US warned by Chinese media to stop meddling or 'war will be inevitable'

Chinese state media has warned the US to stay out of territorial disputes in the South China Sea

Caroline Mortimer
Tuesday 26 May 2015 17:43 BST
China is building an artifical chain of islands to bolster its claim to the South China Sea
China is building an artifical chain of islands to bolster its claim to the South China Sea (US Navy)

The US military has been warned not to meddle in China's territorial disputes or “war will be inevitable”.

China has had a long line of territorial disputes in the region, the most of famous of which is the stand off with Japan over the Senkaku, or Diaoyu to the Chinese, an uninhabited island chain northeast of Taiwan which is rich in natural resources.

Last week, the Chinese navy issued eight warnings to the crew of the P8-A Poseidon, a state of the art surveillance aircraft, after it was spotted in the airspace over the artificial chain of islands China is building to bolster its claim to the entire sea.

And now, the Global Times, a state-owned newspaper, issued the war warning amid the rising tensions.

Increased Chinese presence in the region is widely seen to be a sign of its increasing confidence and a desire to create a political sphere of influence. The construction of the artificial reefs caused widespread alarm among its neighbours such as Malaysia and Vietnam.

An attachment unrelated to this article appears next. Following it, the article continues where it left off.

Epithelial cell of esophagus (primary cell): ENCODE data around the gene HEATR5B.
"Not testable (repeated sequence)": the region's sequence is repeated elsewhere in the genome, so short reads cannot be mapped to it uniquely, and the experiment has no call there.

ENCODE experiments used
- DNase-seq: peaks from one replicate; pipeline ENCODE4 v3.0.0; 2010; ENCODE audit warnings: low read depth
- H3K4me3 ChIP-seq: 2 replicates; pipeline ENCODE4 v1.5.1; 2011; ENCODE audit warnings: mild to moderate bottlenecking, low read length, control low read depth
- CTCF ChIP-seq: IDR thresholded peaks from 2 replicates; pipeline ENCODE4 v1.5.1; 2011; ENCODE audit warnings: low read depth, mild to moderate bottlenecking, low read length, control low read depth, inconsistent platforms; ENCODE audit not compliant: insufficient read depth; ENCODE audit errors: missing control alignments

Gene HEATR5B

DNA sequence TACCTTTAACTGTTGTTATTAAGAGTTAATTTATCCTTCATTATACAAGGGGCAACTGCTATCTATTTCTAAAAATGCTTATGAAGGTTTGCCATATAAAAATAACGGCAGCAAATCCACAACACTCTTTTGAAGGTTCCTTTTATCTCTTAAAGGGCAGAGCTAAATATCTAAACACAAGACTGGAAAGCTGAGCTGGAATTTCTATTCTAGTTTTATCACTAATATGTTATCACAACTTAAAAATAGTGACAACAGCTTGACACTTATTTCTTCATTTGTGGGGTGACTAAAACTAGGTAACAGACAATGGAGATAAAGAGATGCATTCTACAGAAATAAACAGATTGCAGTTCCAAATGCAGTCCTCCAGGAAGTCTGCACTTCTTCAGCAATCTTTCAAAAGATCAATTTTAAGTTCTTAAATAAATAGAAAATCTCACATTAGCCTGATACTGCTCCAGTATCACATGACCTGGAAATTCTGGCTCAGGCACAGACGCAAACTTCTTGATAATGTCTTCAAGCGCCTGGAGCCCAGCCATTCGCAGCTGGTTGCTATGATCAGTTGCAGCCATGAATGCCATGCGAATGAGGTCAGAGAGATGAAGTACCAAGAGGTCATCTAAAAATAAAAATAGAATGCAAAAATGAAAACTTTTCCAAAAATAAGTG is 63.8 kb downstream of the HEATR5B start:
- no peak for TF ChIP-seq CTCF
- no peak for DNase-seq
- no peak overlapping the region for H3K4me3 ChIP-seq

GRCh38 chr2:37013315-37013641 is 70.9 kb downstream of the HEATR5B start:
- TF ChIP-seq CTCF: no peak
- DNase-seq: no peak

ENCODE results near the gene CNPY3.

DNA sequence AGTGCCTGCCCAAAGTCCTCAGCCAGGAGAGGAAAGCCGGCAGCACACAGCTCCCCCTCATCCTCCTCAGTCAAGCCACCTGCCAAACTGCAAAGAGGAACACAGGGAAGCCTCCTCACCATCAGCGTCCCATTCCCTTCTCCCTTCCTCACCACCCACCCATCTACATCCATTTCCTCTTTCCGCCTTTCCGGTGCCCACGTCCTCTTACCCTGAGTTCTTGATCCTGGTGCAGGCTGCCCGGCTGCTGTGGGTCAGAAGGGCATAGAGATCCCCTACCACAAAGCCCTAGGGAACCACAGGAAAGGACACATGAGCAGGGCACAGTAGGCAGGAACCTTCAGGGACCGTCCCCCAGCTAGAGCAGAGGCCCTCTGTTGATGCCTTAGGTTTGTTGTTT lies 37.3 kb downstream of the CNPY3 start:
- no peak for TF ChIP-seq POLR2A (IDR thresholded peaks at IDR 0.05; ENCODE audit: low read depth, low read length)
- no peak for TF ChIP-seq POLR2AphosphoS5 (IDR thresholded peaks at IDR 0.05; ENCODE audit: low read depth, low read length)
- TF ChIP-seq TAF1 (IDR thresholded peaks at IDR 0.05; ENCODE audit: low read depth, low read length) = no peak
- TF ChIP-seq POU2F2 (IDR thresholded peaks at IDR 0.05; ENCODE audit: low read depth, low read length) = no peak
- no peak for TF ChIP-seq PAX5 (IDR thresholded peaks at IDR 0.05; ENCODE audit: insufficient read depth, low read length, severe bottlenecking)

It comes as the Philippines, which is close to the artificial reefs, has called on the US for a “stronger commitment” to protecting them from Chinese aggression.

Philippine Defence Minister Voltaire Gazmin said he would meet U.S. Defense Secretary Ash Carter on Wednesday in Hawaii to ask for a stronger commitment: "I will ask about the extent of the assistance they will give us, what they can do to help us because right now we are being oppressed.

"We feel concerned about what is happening in the West Philippine Sea (South China Sea). Freedom of navigation, freedom of flight is disrupted so that even U.S. aircraft flying at the international territory are challenged."

Additional reporting by Reuters

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